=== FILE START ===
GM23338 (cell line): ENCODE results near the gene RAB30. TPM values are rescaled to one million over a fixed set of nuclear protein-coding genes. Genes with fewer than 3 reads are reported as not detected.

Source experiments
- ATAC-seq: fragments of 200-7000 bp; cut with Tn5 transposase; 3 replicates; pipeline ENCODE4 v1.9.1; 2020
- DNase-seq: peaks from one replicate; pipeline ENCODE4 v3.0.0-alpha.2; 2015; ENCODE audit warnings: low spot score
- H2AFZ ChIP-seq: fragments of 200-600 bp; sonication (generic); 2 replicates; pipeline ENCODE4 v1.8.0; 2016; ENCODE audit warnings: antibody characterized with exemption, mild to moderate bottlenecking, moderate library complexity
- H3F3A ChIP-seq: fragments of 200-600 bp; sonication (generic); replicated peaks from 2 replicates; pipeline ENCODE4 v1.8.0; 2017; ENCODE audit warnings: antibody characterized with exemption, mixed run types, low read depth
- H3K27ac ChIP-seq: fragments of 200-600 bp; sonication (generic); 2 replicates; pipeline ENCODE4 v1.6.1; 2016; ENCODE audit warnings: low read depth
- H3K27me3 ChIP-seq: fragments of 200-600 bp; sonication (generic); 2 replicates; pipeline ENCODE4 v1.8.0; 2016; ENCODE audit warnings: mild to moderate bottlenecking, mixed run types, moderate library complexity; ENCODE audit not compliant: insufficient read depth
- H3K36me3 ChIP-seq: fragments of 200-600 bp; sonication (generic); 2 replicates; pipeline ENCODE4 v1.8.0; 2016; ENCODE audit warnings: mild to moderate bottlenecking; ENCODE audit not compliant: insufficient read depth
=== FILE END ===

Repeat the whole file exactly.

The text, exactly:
GM23338 (cell line): ENCODE results near the gene RAB30. TPM values are rescaled to one million over a fixed set of nuclear protein-coding genes. Genes with fewer than 3 reads are reported as not detected.

Source experiments
- ATAC-seq: fragments of 200-7000 bp; cut with Tn5 transposase; 3 replicates; pipeline ENCODE4 v1.9.1; 2020
- DNase-seq: peaks from one replicate; pipeline ENCODE4 v3.0.0-alpha.2; 2015; ENCODE audit warnings: low spot score
- H2AFZ ChIP-seq: fragments of 200-600 bp; sonication (generic); 2 replicates; pipeline ENCODE4 v1.8.0; 2016; ENCODE audit warnings: antibody characterized with exemption, mild to moderate bottlenecking, moderate library complexity
- H3F3A ChIP-seq: fragments of 200-600 bp; sonication (generic); replicated peaks from 2 replicates; pipeline ENCODE4 v1.8.0; 2017; ENCODE audit warnings: antibody characterized with exemption, mixed run types, low read depth
- H3K27ac ChIP-seq: fragments of 200-600 bp; sonication (generic); 2 replicates; pipeline ENCODE4 v1.6.1; 2016; ENCODE audit warnings: low read depth
- H3K27me3 ChIP-seq: fragments of 200-600 bp; sonication (generic); 2 replicates; pipeline ENCODE4 v1.8.0; 2016; ENCODE audit warnings: mild to moderate bottlenecking, mixed run types, moderate library complexity; ENCODE audit not compliant: insufficient read depth
- H3K36me3 ChIP-seq: fragments of 200-600 bp; sonication (generic); 2 replicates; pipeline ENCODE4 v1.8.0; 2016; ENCODE audit warnings: mild to moderate bottlenecking; ENCODE audit not compliant: insufficient read depth